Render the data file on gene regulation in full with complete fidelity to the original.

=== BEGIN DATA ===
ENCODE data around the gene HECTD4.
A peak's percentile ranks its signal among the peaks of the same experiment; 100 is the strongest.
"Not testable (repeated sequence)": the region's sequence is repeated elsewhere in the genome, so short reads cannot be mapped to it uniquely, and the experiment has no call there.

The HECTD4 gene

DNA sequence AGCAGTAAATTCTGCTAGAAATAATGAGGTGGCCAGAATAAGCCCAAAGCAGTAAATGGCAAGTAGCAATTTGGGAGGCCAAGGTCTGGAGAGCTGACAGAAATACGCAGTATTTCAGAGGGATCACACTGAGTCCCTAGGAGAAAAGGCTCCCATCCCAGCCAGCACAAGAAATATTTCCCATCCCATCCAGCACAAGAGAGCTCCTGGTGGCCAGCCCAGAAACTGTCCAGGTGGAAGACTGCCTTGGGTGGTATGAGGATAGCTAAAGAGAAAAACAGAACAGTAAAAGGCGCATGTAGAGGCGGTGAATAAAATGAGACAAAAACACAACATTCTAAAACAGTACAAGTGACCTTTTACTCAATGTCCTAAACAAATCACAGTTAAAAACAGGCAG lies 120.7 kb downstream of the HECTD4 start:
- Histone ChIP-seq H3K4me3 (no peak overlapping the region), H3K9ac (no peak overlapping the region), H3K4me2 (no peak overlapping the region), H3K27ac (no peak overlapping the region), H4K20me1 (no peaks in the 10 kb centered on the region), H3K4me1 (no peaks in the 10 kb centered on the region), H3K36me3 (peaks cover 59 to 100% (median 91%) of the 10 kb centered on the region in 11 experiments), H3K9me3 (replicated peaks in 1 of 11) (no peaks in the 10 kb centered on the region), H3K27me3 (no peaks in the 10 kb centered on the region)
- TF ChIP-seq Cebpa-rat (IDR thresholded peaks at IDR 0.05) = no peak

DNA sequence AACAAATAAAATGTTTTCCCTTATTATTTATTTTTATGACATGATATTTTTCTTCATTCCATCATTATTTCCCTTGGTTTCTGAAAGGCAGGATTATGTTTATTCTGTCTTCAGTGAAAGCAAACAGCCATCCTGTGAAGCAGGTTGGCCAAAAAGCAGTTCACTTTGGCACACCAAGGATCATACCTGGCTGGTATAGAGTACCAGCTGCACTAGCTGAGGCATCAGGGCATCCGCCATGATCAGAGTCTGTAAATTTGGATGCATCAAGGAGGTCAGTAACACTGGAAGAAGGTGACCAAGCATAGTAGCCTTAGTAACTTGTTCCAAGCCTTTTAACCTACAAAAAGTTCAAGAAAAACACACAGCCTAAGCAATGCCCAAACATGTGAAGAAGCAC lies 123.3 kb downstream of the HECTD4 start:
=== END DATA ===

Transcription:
ENCODE data around the gene HECTD4.
A peak's percentile ranks its signal among the peaks of the same experiment; 100 is the strongest.
"Not testable (repeated sequence)": the region's sequence is repeated elsewhere in the genome, so short reads cannot be mapped to it uniquely, and the experiment has no call there.

The HECTD4 gene

DNA sequence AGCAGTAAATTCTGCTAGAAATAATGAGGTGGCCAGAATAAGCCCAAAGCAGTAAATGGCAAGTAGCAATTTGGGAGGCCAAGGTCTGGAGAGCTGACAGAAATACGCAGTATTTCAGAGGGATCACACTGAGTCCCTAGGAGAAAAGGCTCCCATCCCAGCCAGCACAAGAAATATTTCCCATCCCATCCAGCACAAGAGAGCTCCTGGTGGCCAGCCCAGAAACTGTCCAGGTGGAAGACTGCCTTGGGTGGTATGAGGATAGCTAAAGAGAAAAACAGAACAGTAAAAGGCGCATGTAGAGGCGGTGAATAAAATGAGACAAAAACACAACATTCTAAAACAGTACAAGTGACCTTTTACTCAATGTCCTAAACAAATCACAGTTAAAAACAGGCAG lies 120.7 kb downstream of the HECTD4 start:
- Histone ChIP-seq H3K4me3 (no peak overlapping the region), H3K9ac (no peak overlapping the region), H3K4me2 (no peak overlapping the region), H3K27ac (no peak overlapping the region), H4K20me1 (no peaks in the 10 kb centered on the region), H3K4me1 (no peaks in the 10 kb centered on the region), H3K36me3 (peaks cover 59 to 100% (median 91%) of the 10 kb centered on the region in 11 experiments), H3K9me3 (replicated peaks in 1 of 11) (no peaks in the 10 kb centered on the region), H3K27me3 (no peaks in the 10 kb centered on the region)
- TF ChIP-seq Cebpa-rat (IDR thresholded peaks at IDR 0.05) = no peak

DNA sequence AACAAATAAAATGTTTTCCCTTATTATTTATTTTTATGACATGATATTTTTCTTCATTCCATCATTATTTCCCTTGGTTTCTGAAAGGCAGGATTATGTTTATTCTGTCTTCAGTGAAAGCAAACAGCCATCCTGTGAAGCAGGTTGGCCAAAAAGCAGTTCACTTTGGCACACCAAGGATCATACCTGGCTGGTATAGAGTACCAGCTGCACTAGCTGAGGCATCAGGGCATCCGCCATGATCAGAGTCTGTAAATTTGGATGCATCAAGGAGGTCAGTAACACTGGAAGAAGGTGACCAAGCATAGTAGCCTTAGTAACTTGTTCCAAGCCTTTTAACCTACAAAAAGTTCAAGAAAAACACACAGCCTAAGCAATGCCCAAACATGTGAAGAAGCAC lies 123.3 kb downstream of the HECTD4 start: